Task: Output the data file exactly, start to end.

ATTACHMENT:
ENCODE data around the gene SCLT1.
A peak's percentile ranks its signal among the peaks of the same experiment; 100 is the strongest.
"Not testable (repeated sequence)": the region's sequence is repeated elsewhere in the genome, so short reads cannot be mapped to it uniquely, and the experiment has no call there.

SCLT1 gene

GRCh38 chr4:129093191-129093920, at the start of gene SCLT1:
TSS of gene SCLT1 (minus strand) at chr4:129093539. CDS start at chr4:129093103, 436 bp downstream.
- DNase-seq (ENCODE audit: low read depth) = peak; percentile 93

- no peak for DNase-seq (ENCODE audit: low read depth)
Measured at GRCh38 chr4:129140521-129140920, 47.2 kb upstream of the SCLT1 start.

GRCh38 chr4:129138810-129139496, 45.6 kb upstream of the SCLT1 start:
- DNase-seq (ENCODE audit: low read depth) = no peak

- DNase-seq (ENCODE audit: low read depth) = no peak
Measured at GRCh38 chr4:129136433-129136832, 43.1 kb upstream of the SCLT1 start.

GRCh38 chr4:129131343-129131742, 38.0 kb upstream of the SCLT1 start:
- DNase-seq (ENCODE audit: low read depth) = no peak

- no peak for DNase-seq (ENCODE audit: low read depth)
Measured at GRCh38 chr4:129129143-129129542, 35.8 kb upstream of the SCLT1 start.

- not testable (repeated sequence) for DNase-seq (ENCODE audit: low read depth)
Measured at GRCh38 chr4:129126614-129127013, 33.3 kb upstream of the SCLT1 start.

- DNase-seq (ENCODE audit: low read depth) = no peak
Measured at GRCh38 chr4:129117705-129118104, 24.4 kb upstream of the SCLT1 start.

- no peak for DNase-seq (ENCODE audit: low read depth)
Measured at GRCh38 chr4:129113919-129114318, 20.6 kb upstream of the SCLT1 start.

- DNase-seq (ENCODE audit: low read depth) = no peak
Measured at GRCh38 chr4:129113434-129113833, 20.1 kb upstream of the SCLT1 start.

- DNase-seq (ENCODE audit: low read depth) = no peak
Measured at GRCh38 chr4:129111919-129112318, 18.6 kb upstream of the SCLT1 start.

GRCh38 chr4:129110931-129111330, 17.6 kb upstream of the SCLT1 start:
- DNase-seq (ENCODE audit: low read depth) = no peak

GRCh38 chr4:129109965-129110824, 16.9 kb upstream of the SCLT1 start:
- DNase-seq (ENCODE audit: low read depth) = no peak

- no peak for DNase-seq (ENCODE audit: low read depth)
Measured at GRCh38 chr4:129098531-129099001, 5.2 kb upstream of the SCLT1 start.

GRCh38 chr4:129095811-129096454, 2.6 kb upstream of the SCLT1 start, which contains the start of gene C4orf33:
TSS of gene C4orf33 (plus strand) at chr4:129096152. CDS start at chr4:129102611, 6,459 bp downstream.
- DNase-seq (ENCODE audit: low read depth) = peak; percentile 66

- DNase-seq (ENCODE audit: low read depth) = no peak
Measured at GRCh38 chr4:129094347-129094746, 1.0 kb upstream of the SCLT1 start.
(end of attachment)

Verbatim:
ENCODE data around the gene SCLT1.
A peak's percentile ranks its signal among the peaks of the same experiment; 100 is the strongest.
"Not testable (repeated sequence)": the region's sequence is repeated elsewhere in the genome, so short reads cannot be mapped to it uniquely, and the experiment has no call there.

SCLT1 gene

GRCh38 chr4:129093191-129093920, at the start of gene SCLT1:
TSS of gene SCLT1 (minus strand) at chr4:129093539. CDS start at chr4:129093103, 436 bp downstream.
- DNase-seq (ENCODE audit: low read depth) = peak; percentile 93

- no peak for DNase-seq (ENCODE audit: low read depth)
Measured at GRCh38 chr4:129140521-129140920, 47.2 kb upstream of the SCLT1 start.

GRCh38 chr4:129138810-129139496, 45.6 kb upstream of the SCLT1 start:
- DNase-seq (ENCODE audit: low read depth) = no peak

- DNase-seq (ENCODE audit: low read depth) = no peak
Measured at GRCh38 chr4:129136433-129136832, 43.1 kb upstream of the SCLT1 start.

GRCh38 chr4:129131343-129131742, 38.0 kb upstream of the SCLT1 start:
- DNase-seq (ENCODE audit: low read depth) = no peak

- no peak for DNase-seq (ENCODE audit: low read depth)
Measured at GRCh38 chr4:129129143-129129542, 35.8 kb upstream of the SCLT1 start.

- not testable (repeated sequence) for DNase-seq (ENCODE audit: low read depth)
Measured at GRCh38 chr4:129126614-129127013, 33.3 kb upstream of the SCLT1 start.

- DNase-seq (ENCODE audit: low read depth) = no peak
Measured at GRCh38 chr4:129117705-129118104, 24.4 kb upstream of the SCLT1 start.

- no peak for DNase-seq (ENCODE audit: low read depth)
Measured at GRCh38 chr4:129113919-129114318, 20.6 kb upstream of the SCLT1 start.

- DNase-seq (ENCODE audit: low read depth) = no peak
Measured at GRCh38 chr4:129113434-129113833, 20.1 kb upstream of the SCLT1 start.

- DNase-seq (ENCODE audit: low read depth) = no peak
Measured at GRCh38 chr4:129111919-129112318, 18.6 kb upstream of the SCLT1 start.

GRCh38 chr4:129110931-129111330, 17.6 kb upstream of the SCLT1 start:
- DNase-seq (ENCODE audit: low read depth) = no peak

GRCh38 chr4:129109965-129110824, 16.9 kb upstream of the SCLT1 start:
- DNase-seq (ENCODE audit: low read depth) = no peak

- no peak for DNase-seq (ENCODE audit: low read depth)
Measured at GRCh38 chr4:129098531-129099001, 5.2 kb upstream of the SCLT1 start.

GRCh38 chr4:129095811-129096454, 2.6 kb upstream of the SCLT1 start, which contains the start of gene C4orf33:
TSS of gene C4orf33 (plus strand) at chr4:129096152. CDS start at chr4:129102611, 6,459 bp downstream.
- DNase-seq (ENCODE audit: low read depth) = peak; percentile 66

- DNase-seq (ENCODE audit: low read depth) = no peak
Measured at GRCh38 chr4:129094347-129094746, 1.0 kb upstream of the SCLT1 start.